Today there are 3 big names when it comes to Public Cloud — AWS, Azure and GCP. While majority (~85%) of their offerings are similar, each of them have few differentiators which makes it stand out from rest. In this article I list down few of the Azure Cloud Offering where it stands out from other 2 public cloud providers. Either they do not have similar offerings, or the features provided by Azure outweighs their offering.
1. App Service Plan — As part of any cloud offering we get IaaS, PaaS or SaaS services. In the IaaS service, typical offering is Virtual Machines(VMs) where we get compute/memory on pay as you go basis and we need to take care about maintaining the VMs in terms of keeping them up-to date with latest updates and anti-virus software. The upside is that we get good control of the VMs which we need to deploy and manage Enterprise Applications. With App Service Plan we do get sets of Virtual Machines where we can deploy our Enterprise Application, but the service is completely managed by Azure. This means we do not have to worry about maintaining the underlying Operating System. What’s more is that we can manually or auto scale the App Service Plan as the application grow (or its usage grows). It allows for horizontal as well as Vertical Scaling. As part of App Service Plan we can host web apps or even background jobs. App Service plans provide various pricing tiers ranging from free (shared with other customer) to completely Isolated (at host level). It integrates with Azure Dev Ops in terms of upgrading the App, providing for Green/Blue Deployment slots (for production and staging). The App Service plan can be natively connected to an Azure Virtual Network which means that traffic between the applications deployed on App Service Plan and that on Virtual Network will flow via Azure Backbone network and not thru the public Internet.
2. Integration with Active Directory — While the cloud offerings are relatively new, the IT operations of Enterprises are not. It means whichever organization undertake its cloud transformation journey; it will already have existing Identity Management Solution in place. Also, for a good period both the on-premise application and cloud applications are going to exist together. What it inherently means that you would need to support both On-Prem Identity Management Solution along with Cloud based Identity Management Solution.
Now as an Identity Management Solution Microsoft Active Directory is widely implemented with as much as 95% of fortune 500 companies using the same. What Azure offers is seamless integration of on-premise Microsoft Active Directory with Azure Active Directory. Azure AD connect provides easier user synchronization across the two Active directories. You can use Password Hash Synchronization (where users can be authenticated from either on-premise AD or from Azure AD) or a Pass Thru Authentication (where Azure AD uses on-premise AD for user authentication in a manner transparent to user).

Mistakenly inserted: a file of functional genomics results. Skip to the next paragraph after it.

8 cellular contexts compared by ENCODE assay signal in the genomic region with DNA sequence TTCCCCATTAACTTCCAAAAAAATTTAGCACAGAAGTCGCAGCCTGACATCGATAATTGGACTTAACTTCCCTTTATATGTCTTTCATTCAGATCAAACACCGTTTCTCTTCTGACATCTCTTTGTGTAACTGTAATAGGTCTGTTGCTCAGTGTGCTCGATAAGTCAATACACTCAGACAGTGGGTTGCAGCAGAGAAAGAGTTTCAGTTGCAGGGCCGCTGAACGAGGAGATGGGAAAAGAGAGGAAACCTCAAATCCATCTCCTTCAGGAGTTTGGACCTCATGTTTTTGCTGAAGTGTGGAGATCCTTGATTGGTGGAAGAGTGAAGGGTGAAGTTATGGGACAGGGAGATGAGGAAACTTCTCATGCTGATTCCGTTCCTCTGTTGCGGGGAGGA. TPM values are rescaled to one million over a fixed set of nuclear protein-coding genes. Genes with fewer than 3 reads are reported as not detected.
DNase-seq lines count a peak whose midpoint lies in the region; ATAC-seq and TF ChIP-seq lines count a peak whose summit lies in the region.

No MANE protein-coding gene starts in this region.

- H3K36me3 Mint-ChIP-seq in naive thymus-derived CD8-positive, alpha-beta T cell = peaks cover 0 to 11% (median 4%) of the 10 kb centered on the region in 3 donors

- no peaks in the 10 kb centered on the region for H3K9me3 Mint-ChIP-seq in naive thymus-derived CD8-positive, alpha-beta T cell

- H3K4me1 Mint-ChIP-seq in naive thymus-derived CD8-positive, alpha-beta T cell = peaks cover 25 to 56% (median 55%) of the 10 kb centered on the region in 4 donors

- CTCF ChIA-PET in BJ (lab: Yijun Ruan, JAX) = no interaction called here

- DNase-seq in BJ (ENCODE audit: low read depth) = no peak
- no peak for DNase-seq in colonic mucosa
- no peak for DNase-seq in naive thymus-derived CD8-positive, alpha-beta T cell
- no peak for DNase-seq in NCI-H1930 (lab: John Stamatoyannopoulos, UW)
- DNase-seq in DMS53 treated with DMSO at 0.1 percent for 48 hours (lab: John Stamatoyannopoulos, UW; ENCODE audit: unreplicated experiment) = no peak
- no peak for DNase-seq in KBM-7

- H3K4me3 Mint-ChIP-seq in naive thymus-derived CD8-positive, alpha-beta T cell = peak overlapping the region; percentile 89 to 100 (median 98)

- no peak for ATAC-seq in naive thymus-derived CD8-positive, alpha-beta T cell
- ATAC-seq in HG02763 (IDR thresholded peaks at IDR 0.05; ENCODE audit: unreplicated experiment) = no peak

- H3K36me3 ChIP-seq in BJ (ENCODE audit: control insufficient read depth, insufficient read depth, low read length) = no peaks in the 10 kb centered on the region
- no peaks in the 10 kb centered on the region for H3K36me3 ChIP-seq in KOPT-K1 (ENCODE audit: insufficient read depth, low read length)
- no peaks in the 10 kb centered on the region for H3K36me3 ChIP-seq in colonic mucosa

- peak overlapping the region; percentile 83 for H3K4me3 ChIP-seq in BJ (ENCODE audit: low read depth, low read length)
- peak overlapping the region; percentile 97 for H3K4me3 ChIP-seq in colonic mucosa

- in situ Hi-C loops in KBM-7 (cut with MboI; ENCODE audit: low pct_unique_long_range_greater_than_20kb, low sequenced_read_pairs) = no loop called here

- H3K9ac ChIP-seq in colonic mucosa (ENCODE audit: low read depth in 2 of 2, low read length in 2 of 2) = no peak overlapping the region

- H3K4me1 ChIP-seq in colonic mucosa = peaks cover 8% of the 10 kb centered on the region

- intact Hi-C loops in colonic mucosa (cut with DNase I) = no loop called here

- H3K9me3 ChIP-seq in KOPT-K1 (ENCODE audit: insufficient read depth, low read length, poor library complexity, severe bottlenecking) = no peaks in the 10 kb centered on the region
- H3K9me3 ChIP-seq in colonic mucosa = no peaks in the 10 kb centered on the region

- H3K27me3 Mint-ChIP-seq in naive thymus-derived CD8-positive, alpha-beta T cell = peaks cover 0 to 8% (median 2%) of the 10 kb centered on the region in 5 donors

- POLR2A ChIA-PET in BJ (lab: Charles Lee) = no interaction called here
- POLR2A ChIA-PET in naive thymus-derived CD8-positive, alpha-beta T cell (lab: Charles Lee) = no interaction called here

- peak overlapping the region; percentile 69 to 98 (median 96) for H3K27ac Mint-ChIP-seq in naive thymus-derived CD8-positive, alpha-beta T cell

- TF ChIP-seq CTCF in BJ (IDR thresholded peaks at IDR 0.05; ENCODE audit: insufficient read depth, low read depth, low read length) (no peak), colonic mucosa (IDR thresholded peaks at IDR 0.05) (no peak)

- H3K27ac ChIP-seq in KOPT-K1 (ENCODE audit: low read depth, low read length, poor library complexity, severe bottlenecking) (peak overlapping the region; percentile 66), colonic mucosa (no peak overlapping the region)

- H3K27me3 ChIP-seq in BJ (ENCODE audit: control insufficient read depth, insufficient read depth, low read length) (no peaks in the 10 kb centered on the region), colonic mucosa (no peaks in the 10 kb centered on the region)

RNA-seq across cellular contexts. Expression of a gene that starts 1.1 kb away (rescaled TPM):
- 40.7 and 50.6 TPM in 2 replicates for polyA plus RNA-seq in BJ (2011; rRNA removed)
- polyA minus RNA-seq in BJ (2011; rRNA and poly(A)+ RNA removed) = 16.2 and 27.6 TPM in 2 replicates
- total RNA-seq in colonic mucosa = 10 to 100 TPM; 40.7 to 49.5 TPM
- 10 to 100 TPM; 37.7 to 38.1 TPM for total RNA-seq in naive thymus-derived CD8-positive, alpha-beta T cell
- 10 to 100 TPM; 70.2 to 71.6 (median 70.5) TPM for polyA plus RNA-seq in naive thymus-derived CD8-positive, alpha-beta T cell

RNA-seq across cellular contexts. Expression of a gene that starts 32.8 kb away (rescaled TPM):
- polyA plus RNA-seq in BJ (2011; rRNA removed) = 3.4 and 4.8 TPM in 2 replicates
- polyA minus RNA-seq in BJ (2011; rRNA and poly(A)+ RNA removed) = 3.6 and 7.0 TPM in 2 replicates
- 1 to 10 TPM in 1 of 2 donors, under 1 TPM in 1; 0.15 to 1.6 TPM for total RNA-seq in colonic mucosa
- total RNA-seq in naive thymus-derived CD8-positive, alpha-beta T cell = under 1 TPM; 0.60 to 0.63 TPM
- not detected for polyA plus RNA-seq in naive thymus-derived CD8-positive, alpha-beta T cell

Azure AD offers a feature rich identity management solution where you can provide Just In Time Access to users or create dynamic groups (based on some attributes such as Job Title) or conduct reviews of users access or even enforce various policies. Using the Pass Thru Authentication we can use all the features available with on-premise Active Directory as well.
3. Migration of VMs — Native Support from Hypervisor hosts. — Once an enterprise decides to embark on its cloud transformation journey, the major task it must undertake is migration of its existing estate on cloud. There are multiple ways to approach the migration as denoted by 6Rs –
a. Repurchase — Here you drop your existing legacy applications e.g. CRM and go for a new cloud-based application e.g. SaaS, Outlook365
b. Rehost (Lift and Shift) — Here you basically deploy the VM from your datacenter onto the clouds or just deploy existing app onto cloud in a VM. There is no change of architecture or platform whatsoever.
c. Re-platform — Here you change the platform of your application for eg. Instead of using SQL DB on legacy you start using the cloud PaaS offering of SQL DB (this is completely managed and hence takes less operational support). Azure allows you to use the existing on-premise license as well.
d. Refactor/Re-Architect — As part of this, you rearchitect your legacy application into a cloud native application. The cloud native application uses cloud services and hence is more available, scalable, and manageable.
e. Retire — You just retire some of the application that you realize are no longer required post migration.